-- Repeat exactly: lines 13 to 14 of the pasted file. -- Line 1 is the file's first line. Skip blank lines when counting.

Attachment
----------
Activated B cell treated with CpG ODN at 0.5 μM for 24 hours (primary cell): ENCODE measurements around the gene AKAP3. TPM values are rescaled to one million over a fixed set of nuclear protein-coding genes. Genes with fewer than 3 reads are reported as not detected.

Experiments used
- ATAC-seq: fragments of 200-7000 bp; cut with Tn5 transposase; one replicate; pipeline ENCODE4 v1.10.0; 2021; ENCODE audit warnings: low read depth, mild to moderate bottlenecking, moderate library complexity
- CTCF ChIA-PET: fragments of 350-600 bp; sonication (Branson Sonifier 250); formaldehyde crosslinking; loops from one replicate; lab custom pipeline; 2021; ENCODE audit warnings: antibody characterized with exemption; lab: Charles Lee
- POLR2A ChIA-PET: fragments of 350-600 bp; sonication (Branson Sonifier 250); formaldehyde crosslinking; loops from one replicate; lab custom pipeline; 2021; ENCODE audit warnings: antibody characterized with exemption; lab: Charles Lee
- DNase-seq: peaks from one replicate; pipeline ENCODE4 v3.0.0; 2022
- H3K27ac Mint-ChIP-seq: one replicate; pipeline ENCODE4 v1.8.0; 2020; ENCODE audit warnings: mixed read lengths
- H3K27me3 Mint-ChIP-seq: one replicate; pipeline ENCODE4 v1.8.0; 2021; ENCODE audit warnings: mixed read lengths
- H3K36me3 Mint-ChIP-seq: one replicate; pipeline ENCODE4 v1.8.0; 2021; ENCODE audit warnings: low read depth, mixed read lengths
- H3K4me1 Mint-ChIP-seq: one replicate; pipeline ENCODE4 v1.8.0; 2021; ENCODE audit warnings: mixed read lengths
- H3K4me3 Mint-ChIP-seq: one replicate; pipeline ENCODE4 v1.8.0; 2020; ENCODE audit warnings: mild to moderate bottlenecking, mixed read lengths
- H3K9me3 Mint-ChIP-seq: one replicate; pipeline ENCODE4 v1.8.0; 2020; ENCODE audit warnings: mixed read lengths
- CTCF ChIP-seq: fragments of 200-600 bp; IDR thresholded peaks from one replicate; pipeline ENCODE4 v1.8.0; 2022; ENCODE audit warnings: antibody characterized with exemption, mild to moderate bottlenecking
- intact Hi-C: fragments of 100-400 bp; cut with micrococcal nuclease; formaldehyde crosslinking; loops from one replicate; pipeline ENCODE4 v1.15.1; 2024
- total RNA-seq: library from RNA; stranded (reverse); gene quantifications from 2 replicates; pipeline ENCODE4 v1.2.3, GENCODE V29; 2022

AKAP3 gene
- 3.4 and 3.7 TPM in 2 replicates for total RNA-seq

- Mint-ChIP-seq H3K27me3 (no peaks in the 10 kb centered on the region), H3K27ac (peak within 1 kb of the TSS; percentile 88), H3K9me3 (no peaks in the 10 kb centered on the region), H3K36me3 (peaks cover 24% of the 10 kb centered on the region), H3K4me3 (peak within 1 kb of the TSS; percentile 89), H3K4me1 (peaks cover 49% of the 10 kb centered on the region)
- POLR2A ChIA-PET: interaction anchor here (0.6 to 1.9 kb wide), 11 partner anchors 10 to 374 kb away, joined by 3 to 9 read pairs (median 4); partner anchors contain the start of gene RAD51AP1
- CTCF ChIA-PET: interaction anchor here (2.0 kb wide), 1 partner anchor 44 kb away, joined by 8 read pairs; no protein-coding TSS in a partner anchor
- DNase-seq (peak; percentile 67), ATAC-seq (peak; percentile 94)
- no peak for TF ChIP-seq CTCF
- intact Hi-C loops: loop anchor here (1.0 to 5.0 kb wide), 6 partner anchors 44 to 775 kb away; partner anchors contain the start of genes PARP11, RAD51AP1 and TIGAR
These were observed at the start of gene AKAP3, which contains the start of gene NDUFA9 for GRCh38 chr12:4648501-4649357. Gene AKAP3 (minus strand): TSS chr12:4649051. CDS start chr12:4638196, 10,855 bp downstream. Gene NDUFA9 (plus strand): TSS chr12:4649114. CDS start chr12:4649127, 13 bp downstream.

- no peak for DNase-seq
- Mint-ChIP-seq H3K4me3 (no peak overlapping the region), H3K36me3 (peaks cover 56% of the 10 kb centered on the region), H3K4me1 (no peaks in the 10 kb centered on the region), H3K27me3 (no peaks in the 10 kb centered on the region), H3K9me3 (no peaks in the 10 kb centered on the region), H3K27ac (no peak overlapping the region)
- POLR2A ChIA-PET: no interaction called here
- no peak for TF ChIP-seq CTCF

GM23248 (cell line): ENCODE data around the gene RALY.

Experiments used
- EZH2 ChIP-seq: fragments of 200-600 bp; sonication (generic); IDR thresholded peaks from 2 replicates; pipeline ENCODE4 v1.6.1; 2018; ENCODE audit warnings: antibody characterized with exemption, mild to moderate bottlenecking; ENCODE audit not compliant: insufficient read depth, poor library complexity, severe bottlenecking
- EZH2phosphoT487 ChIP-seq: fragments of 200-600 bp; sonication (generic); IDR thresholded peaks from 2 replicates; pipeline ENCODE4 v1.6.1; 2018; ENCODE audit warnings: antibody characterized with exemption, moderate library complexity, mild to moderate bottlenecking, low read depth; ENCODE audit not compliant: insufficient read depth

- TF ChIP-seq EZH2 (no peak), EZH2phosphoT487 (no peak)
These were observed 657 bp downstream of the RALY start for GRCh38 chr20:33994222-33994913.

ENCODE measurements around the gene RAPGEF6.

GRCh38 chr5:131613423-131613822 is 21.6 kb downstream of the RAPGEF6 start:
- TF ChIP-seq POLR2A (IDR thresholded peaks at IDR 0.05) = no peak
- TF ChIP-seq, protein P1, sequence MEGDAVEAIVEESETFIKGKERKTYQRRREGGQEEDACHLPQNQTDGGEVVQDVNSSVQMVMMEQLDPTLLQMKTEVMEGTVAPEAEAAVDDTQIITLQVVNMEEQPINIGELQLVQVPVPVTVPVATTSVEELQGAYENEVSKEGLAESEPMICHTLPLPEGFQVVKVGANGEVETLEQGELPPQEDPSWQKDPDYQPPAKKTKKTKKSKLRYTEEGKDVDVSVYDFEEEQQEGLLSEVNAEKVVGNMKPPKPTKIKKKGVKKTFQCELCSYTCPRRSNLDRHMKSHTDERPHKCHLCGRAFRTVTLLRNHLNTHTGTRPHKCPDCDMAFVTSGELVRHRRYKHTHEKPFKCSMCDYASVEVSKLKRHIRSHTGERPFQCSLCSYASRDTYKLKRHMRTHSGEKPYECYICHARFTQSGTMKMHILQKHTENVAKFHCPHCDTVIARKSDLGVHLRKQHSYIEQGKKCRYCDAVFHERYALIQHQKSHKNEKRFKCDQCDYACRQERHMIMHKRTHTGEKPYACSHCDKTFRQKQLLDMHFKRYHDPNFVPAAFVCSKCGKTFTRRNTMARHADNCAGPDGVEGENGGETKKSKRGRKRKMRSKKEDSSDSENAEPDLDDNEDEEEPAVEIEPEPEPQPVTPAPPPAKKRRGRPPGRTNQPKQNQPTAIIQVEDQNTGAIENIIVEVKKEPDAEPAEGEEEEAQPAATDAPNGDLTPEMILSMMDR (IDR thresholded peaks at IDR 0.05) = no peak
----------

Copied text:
- CTCF ChIP-seq: fragments of 200-600 bp; IDR thresholded peaks from one replicate; pipeline ENCODE4 v1.8.0; 2022; ENCODE audit warnings: antibody characterized with exemption, mild to moderate bottlenecking
- intact Hi-C: fragments of 100-400 bp; cut with micrococcal nuclease; formaldehyde crosslinking; loops from one replicate; pipeline ENCODE4 v1.15.1; 2024